INNOVATION July-August 2015
In 1988, the United Nations established the Intergovernmental Panel on Climate Change (IPCC) with the express purpose of assessing and reporting on the risk of human-induced climate change. The Fifth Assessment Report (AR5) was released in 2014 and deals extensively with the threats associated with cli- mate change (see page 18–Conclusions of the IPCC). The IPCC assessment reports are based on the work of thousands of relevant experts and provide a consolidated source of peer-reviewed information. Where there is uncertainty in the data or the science, the assessment report explicitly identifies and quantifies it to the extent possible (see above, Figures 1 and 2–Global Average Surface Temperature and Global Mean Sea Level). Engineers and geoscientists can rely on information provided by the IPCC and regional scientific bodies such as the Pacific Climate Impacts Consortium (PCIC) to identify and char- acterize climate change threats. The dominant climate-related threats for engineers and geoscientists in BC are expected to be related to sea-level rise, changing precipitation patterns (duration and frequency), extreme weather events, and temperature change. Engineers and geoscientists are actively engaged in developing materials to assist in the assessment of the vulnerability of critical infrastructure, determining the risks to these assets and identifying ways to reduce those risks (steps two to four in the risk management framework). For example, APEGBC is work- ing with the BC Ministry of Transportation and Infrastructure to create professional practice guidelines for public infrastructure that may be susceptible to climate change. At a national level, Engineers Canada has published the national guideline, Principles of Climate Change Adaptation for Professional Engineers, and Engineers Canada’s Public Infrastructure Engineering Vulnerability Committee (PIEVC) has devel- oped an engineering protocol and tool to aid in risk assessments. These efforts are intended to establish the standard of care that would be expected of APEGBC profes- sionals related to climate change adaptation. It is expected that these engineering inputs will be used by leaders who control resources or make the laws to determine the overall strategy and prioritization of the responses to climate change (step five in the risk management framework).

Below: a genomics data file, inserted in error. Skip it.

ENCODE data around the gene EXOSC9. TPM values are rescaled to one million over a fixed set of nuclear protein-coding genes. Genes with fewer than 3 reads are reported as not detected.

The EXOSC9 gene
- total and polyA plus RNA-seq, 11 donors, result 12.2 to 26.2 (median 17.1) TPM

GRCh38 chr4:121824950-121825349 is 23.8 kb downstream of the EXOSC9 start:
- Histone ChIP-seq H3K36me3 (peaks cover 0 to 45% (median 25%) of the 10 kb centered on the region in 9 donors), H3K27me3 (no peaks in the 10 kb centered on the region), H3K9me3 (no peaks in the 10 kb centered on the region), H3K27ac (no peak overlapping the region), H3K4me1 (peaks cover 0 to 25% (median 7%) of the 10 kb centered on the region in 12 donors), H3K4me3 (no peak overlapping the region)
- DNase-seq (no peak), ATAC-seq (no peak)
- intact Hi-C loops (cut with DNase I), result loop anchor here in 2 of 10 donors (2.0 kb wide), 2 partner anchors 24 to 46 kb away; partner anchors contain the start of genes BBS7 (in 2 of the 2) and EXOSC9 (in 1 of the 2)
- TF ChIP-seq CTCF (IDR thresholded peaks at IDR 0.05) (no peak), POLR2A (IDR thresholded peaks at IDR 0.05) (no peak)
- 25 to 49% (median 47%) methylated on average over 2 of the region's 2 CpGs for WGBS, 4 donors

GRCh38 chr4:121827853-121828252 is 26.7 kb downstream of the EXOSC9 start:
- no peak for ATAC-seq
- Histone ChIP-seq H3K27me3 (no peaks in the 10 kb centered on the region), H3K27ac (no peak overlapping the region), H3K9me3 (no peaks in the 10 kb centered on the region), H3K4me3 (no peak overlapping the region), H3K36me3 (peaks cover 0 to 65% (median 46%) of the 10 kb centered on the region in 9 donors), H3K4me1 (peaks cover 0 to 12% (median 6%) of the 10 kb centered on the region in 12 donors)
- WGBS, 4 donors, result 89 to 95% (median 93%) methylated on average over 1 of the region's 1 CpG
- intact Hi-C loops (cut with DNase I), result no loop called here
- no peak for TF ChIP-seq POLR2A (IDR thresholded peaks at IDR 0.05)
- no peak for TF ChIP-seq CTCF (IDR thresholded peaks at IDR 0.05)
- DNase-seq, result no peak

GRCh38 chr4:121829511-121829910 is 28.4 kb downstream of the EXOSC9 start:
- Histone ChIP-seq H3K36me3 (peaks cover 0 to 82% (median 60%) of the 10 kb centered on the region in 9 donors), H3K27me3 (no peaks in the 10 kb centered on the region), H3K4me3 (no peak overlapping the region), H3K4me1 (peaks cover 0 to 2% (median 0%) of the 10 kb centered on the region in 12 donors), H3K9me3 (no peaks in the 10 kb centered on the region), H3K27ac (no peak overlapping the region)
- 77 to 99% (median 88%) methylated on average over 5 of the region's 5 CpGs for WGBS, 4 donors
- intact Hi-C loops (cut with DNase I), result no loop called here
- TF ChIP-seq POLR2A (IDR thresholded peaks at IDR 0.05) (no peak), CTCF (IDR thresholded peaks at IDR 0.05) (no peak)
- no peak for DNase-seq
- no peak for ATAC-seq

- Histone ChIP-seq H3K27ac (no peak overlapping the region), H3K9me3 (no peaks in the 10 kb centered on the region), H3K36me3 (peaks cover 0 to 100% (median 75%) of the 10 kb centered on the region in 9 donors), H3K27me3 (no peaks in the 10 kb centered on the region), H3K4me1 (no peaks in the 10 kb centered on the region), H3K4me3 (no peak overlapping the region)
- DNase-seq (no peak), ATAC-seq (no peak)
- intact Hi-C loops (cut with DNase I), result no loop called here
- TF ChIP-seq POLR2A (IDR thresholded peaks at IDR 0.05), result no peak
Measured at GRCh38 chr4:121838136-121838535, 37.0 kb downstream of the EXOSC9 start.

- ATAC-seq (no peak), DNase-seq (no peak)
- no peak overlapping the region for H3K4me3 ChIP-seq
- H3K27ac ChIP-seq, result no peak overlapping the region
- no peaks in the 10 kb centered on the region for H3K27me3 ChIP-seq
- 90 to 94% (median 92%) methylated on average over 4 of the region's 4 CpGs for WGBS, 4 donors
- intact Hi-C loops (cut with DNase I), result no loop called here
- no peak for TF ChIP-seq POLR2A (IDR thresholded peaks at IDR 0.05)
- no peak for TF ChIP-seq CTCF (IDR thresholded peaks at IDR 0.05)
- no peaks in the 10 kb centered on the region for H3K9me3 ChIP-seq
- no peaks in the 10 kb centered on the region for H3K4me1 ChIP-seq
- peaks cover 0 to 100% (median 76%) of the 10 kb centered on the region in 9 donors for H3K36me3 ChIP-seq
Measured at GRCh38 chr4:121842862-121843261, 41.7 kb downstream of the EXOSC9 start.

J U LY/AU G U S T 2 015
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